2. Yeah he is fine. He is still freaked out by the whole experience. A couple years ago he passed out in a Walmart and when he woke up in the hospital he thought it was because of the Guillain-Barre again. When they told him it wasn’t he cried. As he said, 3 months is a long time to just sit and think on your life.

        No, he needed physical therapy to begin with. Literally not moving for 3 months tends to atrophy your body to the point where just sitting upright is exhausting. His weight loss was amazing.

        The other reason you don’t turn Guillain-Barre users loose on PT is because their nerve feelings don’t come back all at once. So you run the risk of them physically damaging themselves during PT because they don’t have the normal feedback telling themselves that something is wrong.

        Fucking crazy disease. He still blames getting it on the swine flu shot he got during the Carter administration.

        1. 1) It wasn’t Carter’s shot. If GB happens after a shot, it’s pretty soon afterward.

          2) GB is weird. What I don’t understand is why it ends at all.

          1. He voted for Carter (twice), so it isn’t because he hates Jimmy.

            I think that it was such a traumatic thing for him that he is looking for any sort of reason to explain why it happened to him.

            Agreed that GB is crazy strange disease. One of the hardest things for the family was that there is no “classic” version of the disease. People get various degrees of it (from numb fingers to full paralysis) and recover at various times and rates. Sucks to sit there for 3 months wondering if or when he will start to recover.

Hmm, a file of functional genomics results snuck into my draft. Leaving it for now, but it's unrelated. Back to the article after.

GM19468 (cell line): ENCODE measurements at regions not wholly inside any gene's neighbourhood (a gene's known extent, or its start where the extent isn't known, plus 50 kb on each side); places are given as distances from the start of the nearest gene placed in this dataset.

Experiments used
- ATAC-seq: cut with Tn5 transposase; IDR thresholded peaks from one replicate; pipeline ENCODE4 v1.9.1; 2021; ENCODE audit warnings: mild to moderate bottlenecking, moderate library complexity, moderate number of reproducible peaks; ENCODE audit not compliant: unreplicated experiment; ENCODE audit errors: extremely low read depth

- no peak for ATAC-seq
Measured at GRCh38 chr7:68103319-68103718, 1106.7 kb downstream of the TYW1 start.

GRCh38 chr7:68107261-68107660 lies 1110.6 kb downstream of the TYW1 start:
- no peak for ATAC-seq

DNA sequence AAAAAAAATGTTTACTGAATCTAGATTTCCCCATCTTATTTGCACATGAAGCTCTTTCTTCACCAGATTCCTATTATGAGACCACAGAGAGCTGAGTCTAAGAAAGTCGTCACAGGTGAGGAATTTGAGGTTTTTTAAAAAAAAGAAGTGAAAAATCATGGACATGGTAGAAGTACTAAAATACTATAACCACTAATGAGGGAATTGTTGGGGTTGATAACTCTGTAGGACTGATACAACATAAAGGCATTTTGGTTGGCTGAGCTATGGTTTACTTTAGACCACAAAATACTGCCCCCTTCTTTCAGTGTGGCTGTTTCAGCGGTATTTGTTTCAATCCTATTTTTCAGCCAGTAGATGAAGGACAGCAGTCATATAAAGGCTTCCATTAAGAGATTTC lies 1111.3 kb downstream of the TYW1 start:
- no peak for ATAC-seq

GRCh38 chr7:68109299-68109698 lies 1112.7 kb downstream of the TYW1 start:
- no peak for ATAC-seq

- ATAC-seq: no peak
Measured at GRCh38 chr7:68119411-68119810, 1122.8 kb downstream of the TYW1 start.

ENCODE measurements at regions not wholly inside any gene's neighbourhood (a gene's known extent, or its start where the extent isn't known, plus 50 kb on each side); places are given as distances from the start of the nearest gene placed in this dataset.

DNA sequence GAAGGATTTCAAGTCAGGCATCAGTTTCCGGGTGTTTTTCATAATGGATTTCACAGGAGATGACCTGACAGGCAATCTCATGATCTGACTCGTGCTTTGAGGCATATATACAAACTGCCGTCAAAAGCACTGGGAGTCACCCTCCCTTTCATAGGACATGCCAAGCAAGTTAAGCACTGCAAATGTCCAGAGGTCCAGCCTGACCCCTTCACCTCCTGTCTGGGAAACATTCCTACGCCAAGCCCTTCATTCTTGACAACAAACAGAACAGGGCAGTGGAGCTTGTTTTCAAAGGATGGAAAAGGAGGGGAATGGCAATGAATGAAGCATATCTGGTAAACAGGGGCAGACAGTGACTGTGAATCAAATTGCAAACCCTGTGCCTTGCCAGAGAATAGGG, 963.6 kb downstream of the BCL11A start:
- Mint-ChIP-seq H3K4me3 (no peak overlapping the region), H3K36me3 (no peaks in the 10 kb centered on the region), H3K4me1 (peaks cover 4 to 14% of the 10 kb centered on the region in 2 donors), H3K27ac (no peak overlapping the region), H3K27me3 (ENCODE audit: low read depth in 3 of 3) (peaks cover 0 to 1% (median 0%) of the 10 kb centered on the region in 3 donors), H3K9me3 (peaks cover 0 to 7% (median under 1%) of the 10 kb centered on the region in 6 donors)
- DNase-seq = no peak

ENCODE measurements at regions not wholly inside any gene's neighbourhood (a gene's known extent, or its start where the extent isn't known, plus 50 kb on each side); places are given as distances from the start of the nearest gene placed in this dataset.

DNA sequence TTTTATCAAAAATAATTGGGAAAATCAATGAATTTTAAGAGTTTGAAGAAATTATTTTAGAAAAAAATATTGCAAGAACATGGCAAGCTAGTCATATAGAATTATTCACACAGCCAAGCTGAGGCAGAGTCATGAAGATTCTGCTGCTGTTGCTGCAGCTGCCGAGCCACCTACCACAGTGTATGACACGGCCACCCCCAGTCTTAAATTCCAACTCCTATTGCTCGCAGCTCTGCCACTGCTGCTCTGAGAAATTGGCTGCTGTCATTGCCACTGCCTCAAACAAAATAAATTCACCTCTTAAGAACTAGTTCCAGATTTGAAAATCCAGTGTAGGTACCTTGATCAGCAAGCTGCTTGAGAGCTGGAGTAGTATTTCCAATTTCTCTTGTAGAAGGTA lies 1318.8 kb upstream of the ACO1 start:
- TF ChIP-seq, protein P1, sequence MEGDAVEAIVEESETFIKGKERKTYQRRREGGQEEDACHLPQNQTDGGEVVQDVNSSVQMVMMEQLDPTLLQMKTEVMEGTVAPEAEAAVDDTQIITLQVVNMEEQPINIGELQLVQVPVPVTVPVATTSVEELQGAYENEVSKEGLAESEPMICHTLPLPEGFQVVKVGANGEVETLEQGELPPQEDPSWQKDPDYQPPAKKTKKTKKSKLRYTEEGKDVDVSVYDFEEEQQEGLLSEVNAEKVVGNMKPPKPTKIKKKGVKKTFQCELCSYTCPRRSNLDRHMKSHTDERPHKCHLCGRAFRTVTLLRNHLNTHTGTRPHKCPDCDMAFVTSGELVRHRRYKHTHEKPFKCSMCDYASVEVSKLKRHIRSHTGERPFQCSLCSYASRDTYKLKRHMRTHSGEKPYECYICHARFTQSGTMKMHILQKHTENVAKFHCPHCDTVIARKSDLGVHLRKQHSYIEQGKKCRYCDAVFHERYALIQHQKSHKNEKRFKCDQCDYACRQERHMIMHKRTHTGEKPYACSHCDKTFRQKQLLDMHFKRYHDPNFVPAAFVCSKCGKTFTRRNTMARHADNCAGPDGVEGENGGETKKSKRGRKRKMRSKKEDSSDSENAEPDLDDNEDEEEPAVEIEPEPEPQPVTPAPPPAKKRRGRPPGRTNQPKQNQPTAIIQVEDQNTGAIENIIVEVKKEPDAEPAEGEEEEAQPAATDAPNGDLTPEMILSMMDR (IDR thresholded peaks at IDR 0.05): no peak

During this whole ordeal we discovered that some great aunt of his (by marriage only, no blood relation) came down with GB during a cruise in the Mediterranean sea in the 1920’s. Not wanting to cause a panic with other passengers, they dumped her at the next port call and she spent months paralyzed in some hospital in Spain. She didn’t speak any spanish so she had no idea what was going on.

        2. He still blames getting it on the swine flu shot he got during the Carter administration.

          i got that shot, way back then. Couldn’t move my arm for 3 days.

          Just so all of you know, if I get that way permanently, I want to die in the most spectacular of ways, one that makes the news. I’ll leave it up to the group to decide how.

          1. Something involving black tar heroin and polar bears?

  6. You know what is really sick? Withdrawal of care is legal. You can extubate someone and watch them gasp until they die but you aren’t allowed to help them along. I’ve seen it take hours for a patient to expire after withdrawal, it is not a pretty thing. I’d give morphine to try to help, but some people had been in the hospital so long they had really high tolerances and it wouldn’t make any difference. It could be over in 30 seconds with assisted end of life care. Sad.

  7. I would distinguish between outright suicide and refusal of extraordinary measures. Between active killing and getting disconnected from the expensive machine that’s prolonging your life beyond what you’d want, and beyond what would be a natural lifespan in other contexts.

    Oh, and I would insist of fairly clear consent criteria – not just a relative testifying about how someone would *want* to live, but a living will or evidence of similar gravity.

    I know you don’t approve of the govt role in medical care, but so long as it has that role, it’s going to be trying to save money by “initiating conversations” about pulling the plug, which has the potential of overbearing the will of the vulnerable.